The federal government's tendency to issue a consolidated tender which covers substantial volumes of goods is likely to transcend the therapeutic goods industry and become a common feature of procurement processes in general. As such, joint propositions among competitors may be the solution for companies that wish to participate in such processes and provide the required volumes. However, there are no official guidelines or criteria on how joint propositions between competitors should be negotiated or implemented so that they do not pose a risk to competition.
The Federal Economic Competition Commission (COFECE), among other regulators,(6) has previously addressed the subject of joint propositions by acknowledging that they can be beneficial to the relevant market. However, joint propositions may pose a risk to competition and could have anti-competitive effects, especially when they are entered into by competitors. To mitigate these risks, the regulators have recommended that joint propositions be allowed only when they:
- do not involve economic agents that could participate individually in a tender; and
- serve to increase the number of independent participants in the procedure – for instance, when:
- each party participates in different geographic or product markets that complement each other as part of an integrated service; or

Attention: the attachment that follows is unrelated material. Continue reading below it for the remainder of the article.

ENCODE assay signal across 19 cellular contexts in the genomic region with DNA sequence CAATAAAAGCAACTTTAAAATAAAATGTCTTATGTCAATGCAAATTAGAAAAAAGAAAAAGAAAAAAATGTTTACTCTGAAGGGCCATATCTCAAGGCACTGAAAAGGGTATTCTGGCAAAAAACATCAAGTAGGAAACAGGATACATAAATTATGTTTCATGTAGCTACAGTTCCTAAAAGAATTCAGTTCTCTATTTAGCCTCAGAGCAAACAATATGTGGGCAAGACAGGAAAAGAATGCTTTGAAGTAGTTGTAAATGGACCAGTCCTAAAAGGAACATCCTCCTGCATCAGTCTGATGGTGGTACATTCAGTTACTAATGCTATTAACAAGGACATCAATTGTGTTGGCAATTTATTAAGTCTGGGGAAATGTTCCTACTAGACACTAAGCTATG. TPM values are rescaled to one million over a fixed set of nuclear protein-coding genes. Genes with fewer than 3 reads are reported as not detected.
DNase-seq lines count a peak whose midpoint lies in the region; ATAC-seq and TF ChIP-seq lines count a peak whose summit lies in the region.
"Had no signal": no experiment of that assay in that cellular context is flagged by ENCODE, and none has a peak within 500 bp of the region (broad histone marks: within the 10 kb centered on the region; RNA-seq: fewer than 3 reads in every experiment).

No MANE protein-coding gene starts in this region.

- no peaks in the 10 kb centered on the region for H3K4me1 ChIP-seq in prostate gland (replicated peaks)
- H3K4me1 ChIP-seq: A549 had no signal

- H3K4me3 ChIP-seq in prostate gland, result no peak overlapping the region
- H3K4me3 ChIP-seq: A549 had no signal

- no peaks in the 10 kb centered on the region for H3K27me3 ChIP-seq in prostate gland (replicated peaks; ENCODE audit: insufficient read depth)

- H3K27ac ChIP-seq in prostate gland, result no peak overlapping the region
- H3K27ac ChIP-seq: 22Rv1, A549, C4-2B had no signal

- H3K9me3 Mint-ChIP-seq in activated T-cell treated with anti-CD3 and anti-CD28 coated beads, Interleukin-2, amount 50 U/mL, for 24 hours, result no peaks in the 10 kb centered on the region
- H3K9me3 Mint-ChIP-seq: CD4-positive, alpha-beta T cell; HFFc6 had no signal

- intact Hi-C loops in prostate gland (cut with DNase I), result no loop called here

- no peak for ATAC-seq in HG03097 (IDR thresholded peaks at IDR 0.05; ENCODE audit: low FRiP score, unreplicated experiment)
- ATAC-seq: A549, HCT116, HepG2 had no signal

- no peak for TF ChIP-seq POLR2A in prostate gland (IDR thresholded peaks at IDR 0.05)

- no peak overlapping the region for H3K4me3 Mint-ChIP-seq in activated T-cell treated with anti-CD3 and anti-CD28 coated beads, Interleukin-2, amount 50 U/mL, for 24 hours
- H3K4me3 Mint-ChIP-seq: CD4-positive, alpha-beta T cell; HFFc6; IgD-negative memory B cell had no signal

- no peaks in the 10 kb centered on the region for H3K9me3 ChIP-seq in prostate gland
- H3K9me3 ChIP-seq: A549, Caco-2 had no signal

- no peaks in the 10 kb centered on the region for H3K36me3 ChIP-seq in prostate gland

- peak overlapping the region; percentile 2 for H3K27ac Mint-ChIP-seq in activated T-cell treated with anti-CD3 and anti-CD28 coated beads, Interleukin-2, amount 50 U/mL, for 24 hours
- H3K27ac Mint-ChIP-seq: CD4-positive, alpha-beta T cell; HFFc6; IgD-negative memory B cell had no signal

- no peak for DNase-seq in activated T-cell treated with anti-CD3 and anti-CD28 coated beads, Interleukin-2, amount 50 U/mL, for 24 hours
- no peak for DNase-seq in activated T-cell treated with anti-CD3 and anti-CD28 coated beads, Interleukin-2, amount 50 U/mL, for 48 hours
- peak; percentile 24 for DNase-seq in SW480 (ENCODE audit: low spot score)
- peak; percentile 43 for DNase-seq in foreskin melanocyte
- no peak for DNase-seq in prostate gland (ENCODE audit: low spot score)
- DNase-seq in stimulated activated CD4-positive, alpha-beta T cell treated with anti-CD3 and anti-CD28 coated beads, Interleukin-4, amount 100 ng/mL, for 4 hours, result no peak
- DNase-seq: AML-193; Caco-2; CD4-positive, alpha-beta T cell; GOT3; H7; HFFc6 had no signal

- the volume or time requirements cannot be met by a single participant, such as in the above case.
Regardless, it remains unclear when or how competitors could evaluate and negotiate the possibility of a joint proposition without hindering competition. Thus, the COFECE and the federal government must provide companies with greater legal certainty on this issue in order to mitigate any potential competition risks which may arise from joint propositions in Mexican procurement processes.
Notwithstanding the foregoing, companies interested in evaluating, negotiating or presenting a joint proposition should do so in accordance with the COFECE's Guidelines for the Exchange of Information.(7) Among other things, these guidelines recommend that:
- any exchange, assessment or discussion of commercially sensitive information be completed through an independent third party or a so-called 'clean team' that can safeguard the information and ensure that it is used only for legitimate purposes; and
- access to exchanged information be limited through the implementation of internal protocols.
(1) Further information is available here.
- the Ministry of Health,
- the Ministry of the Navy;
- the IMSS;
- the Institute for Security and Social Services for State Workers;
- Petroleos Mexicanos; and
- the Decentralised Administrative Agency for Prevention and Social Rehabilitation.
(6) Other such regulators include the Organisation for Economic Cooperation and Development and the Mexican Institute for Competitiveness. These benefits and risks have also been acknowledged in the guidelines on joint propositions produced by competition authorities in other jurisdictions, such as Denmark, Wales and Ireland.
(7) Available in Spanish here.
This article was first published by the International Law Office, a premium online legal update service for major companies and law firms worldwide. Register for a free subscription.